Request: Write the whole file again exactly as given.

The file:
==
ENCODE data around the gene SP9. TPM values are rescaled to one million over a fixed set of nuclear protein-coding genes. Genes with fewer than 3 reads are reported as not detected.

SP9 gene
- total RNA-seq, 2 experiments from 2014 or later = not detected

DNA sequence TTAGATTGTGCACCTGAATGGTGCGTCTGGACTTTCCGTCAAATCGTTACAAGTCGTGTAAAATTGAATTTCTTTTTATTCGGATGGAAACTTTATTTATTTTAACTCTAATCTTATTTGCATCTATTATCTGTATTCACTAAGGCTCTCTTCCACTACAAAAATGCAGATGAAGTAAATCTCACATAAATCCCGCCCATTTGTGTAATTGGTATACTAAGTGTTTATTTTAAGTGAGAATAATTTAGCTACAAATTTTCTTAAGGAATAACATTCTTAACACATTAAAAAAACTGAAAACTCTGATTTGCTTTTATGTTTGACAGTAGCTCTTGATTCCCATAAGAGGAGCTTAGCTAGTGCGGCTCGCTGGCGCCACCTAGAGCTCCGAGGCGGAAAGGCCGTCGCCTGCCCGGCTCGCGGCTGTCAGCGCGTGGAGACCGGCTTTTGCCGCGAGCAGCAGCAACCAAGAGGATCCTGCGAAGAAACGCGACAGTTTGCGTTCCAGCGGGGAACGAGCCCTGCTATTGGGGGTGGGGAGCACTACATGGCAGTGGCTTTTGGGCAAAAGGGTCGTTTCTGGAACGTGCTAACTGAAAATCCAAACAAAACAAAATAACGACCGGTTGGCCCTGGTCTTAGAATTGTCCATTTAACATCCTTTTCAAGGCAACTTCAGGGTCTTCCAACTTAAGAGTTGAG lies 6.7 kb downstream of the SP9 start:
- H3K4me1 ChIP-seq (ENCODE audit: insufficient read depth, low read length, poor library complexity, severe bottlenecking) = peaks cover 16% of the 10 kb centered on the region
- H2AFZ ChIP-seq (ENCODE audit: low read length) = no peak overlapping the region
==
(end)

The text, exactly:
ENCODE data around the gene SP9. TPM values are rescaled to one million over a fixed set of nuclear protein-coding genes. Genes with fewer than 3 reads are reported as not detected.

SP9 gene
- total RNA-seq, 2 experiments from 2014 or later = not detected

DNA sequence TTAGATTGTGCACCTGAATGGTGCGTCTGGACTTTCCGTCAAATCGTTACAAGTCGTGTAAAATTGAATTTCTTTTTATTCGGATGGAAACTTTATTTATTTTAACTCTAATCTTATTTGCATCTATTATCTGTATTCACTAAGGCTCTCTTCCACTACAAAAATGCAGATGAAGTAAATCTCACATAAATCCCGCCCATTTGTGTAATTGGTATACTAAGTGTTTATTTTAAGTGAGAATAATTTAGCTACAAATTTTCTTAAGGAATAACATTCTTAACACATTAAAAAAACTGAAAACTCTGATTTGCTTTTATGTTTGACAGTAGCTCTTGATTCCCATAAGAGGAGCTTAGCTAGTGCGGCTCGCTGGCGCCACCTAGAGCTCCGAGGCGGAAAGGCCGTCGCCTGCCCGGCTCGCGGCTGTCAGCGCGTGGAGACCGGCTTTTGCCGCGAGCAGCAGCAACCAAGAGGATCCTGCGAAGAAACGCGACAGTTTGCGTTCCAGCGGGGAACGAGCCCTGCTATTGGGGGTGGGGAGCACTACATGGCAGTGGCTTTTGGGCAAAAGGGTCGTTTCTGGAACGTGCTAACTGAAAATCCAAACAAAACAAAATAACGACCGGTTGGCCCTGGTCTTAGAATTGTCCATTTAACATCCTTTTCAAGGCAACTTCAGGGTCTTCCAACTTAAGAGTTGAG lies 6.7 kb downstream of the SP9 start:
- H3K4me1 ChIP-seq (ENCODE audit: insufficient read depth, low read length, poor library complexity, severe bottlenecking) = peaks cover 16% of the 10 kb centered on the region
- H2AFZ ChIP-seq (ENCODE audit: low read length) = no peak overlapping the region